...The idea of morphic resonance came to me when I was doing research at Cambridge on the development of plants. I was interested in the concept of morphogenetic, or form-shaping, fields, but realized they could not be inherited through genes. They had to be inherited in some other way. The idea of morphic resonance came as a sudden insight. This happened in 1973, but it was a radical idea, and I spent years thinking about it before I published it in my first book, A New Science of Life, in 1981.

...There is a lot of circumstantial evidence for morphic resonance. The most striking experiment involved a long series of tests on rat learning that started in Harvard in the 1920s and continued over several decades. Rats learned to escape from a water-maze and subsequent generations learned faster and faster. At the time this looked like an example of Lamarckian inheritance, which was taboo. The interesting thing is that after the rats had learned to escape more than 10 times quicker at Harvard, when rats were tested in Edinburgh, Scotland and in Melbourne, Australia they started more or less where the Harvard rats left off. In Melbourne the rats continued to improve after repeated testing, and this effect was not confined to the descendants of trained rats, suggesting a morphic resonance rather than epigenetic effect. I discuss this evidence in A New Science of Life, now in its third edition, called Morphic Resonance in the US.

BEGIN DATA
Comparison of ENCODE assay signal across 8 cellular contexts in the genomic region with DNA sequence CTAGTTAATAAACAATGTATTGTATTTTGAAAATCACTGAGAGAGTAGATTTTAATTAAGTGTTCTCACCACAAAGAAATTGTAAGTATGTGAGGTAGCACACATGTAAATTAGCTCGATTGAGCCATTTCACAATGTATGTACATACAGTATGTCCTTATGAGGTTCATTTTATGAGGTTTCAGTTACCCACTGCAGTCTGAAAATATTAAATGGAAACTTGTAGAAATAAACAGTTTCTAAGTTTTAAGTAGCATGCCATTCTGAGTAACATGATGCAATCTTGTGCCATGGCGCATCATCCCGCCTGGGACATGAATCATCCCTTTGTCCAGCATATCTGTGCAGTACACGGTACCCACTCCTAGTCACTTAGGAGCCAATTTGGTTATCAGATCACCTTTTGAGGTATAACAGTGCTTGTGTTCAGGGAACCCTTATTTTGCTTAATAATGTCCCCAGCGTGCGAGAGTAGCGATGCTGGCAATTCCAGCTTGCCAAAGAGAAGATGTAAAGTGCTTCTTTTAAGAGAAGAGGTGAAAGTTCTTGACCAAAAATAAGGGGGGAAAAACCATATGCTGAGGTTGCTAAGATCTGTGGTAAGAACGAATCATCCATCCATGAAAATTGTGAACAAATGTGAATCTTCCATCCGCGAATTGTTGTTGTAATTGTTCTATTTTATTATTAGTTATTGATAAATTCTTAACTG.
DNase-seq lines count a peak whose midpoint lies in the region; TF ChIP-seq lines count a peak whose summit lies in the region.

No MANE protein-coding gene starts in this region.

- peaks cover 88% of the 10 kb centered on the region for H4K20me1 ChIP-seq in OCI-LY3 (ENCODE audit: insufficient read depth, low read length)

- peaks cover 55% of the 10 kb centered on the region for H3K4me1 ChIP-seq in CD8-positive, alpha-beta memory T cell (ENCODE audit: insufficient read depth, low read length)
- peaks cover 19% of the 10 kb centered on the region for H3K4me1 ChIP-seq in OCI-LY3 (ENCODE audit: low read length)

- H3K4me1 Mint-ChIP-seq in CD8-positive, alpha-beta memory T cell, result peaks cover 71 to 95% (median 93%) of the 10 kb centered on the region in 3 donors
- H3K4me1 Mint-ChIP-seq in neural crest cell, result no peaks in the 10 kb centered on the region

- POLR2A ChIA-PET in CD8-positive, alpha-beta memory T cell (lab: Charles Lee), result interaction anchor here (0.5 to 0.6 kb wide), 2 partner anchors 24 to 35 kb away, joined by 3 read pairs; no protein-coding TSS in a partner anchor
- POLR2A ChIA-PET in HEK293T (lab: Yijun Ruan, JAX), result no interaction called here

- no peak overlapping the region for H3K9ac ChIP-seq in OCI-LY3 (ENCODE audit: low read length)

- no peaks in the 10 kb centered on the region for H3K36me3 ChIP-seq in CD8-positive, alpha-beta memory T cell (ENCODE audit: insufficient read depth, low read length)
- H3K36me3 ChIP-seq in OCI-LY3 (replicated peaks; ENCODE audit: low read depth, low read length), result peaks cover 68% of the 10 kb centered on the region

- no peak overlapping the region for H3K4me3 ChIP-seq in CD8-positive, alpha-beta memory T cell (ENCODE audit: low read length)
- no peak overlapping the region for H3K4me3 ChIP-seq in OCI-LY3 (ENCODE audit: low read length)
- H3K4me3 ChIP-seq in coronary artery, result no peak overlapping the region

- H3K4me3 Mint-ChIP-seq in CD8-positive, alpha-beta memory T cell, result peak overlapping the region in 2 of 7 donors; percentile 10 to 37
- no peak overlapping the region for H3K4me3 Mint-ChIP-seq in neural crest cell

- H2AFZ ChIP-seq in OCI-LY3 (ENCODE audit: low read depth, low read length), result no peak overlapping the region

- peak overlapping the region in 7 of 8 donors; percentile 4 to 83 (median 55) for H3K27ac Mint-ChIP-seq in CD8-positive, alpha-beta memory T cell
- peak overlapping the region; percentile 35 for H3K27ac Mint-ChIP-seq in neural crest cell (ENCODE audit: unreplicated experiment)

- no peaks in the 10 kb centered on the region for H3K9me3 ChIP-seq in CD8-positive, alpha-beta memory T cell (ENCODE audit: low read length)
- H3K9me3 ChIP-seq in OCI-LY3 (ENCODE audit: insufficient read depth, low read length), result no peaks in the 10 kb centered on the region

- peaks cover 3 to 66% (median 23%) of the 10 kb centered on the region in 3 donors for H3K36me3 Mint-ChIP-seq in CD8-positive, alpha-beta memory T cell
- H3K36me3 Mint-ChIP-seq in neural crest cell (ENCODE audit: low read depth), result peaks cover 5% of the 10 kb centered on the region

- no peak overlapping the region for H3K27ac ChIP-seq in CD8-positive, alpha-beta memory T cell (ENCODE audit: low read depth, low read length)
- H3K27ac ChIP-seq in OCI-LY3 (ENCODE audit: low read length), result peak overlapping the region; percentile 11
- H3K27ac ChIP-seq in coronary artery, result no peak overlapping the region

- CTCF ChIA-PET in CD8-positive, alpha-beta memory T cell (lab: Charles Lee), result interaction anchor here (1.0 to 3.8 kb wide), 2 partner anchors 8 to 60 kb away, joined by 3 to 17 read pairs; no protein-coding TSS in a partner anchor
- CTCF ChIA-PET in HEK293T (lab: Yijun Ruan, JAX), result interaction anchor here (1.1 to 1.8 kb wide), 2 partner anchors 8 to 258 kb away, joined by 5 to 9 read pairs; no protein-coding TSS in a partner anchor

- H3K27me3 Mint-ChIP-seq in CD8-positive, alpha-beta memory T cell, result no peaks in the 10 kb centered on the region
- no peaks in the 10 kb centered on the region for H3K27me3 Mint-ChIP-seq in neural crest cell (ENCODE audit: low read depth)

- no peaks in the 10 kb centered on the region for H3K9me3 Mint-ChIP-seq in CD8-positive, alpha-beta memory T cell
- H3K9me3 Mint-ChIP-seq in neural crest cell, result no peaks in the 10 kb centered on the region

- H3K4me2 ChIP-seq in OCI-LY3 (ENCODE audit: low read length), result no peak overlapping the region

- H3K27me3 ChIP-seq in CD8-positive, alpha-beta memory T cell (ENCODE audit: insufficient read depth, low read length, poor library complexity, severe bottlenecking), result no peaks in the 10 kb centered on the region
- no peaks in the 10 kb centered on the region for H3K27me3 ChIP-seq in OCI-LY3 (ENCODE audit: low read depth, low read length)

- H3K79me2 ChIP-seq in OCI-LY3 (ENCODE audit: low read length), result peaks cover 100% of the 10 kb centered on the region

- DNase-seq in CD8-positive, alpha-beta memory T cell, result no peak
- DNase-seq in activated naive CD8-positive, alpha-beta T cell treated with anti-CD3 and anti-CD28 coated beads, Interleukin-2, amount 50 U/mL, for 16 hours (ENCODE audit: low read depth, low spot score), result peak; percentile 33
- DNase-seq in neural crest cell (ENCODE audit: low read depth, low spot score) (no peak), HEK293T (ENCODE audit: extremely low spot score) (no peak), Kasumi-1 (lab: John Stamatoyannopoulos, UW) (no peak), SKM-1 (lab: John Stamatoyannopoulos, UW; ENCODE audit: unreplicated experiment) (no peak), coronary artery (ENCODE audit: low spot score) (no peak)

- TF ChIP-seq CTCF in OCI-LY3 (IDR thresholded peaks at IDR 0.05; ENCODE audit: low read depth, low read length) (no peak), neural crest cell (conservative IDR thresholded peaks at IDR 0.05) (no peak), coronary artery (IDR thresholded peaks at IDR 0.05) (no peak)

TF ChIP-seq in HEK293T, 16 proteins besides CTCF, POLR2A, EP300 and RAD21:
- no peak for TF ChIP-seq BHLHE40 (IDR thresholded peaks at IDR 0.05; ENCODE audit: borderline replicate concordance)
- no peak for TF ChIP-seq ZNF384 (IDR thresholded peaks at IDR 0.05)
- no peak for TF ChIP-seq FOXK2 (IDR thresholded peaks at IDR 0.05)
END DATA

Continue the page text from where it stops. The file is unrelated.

...I would like there to be much more research on morphic resonance and I would like to see a lot more evidence for it. If there were, it would not necessarily refute materialism, but could expand the materialist worldview, which has become excessively dogmatic, as I show in my recent book Science Set Free (called The Science Delusion in the UK). I think something like morphic resonance is necessary to make sense of inheritance, memory, the evolutionary nature of nature, and many other phenomena. Lee Smolin, the theoretical physicist, recently put forward a similar idea, which he calls “the principle of precedence,” and perhaps his hypothesis might mesh in better with established science, since it is formulated in the context of quantum physics. The main question is whether or not the effects predicted by the hypothesis of morphic resonance – or the principle of precedence – actually happen.